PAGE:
Alfonzo Rachel, who does a show called “ZoNation” on PJTV had this to say on the issue of the Confederate flag, and a man who lost his life as a result of his stance on it:

 

Now, normally I agree with most of what Alfonzo Rachel has to say. But on this, there are some points of disagreement. Nonetheless, we can agree on a few item he listed out:

1. The Confederacy was started and run primarily by Democrats.

2. The Confederate Constitution did indeed explicitly mention slavery, something the American Constitution did not.

3. The National Flag of the Confederacy (the one with the white field and ‘stainless’ corner) indeed was designed with a White Supremacist angle.

All true. It is something of a historical embarrassment for the Democrat party, even today, that they are the ideological descendants of slavers (along with #cuckservative Republicans who label other Republicans likewise), and the Republicans whom they label as racist are the ideological descendants of those who freed the slaves.

Indeed, when the Confederate battle flag reappeared in the Jim Crow South, it was largely carried by Democrats (who also, I might add, ran the KKK).

So what happened? What changed?

I credit the current image of the Confederate flag to stories like Gone With The Wind, and others, which slowly romanticized not the central cause of the Confederacy, per se, but the bravery of men fighting and dying for a lost cause, whatever that might be. Both before and after the Civil War, the North and the South remained fundamentally different. They still are different.

As Jim Crow was cast off in the 50s and 60s, the South embraced an identity of “rebels” and “malcontents.” These were country boys, doing their thing, like the old TV show, Dukes of Hazzard. The racial origins of the rebellion drifted away from popular consciousness as segregation likewise died off. But the fact that they had rebelled remained.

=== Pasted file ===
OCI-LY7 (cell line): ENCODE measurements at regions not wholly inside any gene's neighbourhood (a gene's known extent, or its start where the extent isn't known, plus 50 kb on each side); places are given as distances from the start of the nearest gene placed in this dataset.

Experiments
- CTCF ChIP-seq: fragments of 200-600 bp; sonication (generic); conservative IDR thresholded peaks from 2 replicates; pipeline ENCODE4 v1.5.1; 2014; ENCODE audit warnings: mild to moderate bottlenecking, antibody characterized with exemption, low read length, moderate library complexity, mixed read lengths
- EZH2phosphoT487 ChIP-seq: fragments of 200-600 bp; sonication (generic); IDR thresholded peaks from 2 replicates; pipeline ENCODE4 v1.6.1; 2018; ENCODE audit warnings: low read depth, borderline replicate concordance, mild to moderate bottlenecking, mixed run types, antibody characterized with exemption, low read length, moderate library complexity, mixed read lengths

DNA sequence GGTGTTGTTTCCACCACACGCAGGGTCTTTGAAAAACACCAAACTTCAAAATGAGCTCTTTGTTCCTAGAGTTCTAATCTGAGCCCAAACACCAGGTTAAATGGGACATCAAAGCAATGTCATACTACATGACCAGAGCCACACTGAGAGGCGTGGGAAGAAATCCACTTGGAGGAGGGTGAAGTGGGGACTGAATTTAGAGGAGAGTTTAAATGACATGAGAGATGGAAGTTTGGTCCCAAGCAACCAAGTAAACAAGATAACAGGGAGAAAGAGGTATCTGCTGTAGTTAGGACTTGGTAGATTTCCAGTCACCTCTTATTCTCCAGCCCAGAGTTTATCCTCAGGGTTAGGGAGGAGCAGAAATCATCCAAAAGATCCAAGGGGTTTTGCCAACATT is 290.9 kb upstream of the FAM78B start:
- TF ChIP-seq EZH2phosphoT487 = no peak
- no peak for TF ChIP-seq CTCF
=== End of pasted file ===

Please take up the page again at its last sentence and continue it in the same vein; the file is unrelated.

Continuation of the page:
You can see something similar in Texas, which, for a time, acted as an independent nation. A certain stubborn Texan pride remains in this fact.

And, like the Texan flag, some sort of symbol would inevitably grow around it. The battle flag was the ideal choice for this, if a Confederate symbol were to be chosen. This wasn’t the national flag of the Confederacy, it was the flag they carried into battle. It was not waved by politicians and plantation slave drivers, it was waved by brave soldiers and resolute Generals, the same way the South remains stubbornly proud of General Lee.

My point is, symbols change with time. When I see a Confederate battle flag, I don’t think of Democrats, or racists, or slavers, but rather of country boys and Civil War generals. That’s what folks mean when they say Heritage, not Hate. And I suspect most of the folks saying that honestly believe it, too.

Maybe they are wrong, even so, but in America you have the right to be wrong.

A man died for what he believed in, ran off the road by his supposed racial compatriots. If there is evil here, it isn’t in the flag that man was holding, but in the hands of those who killed him.

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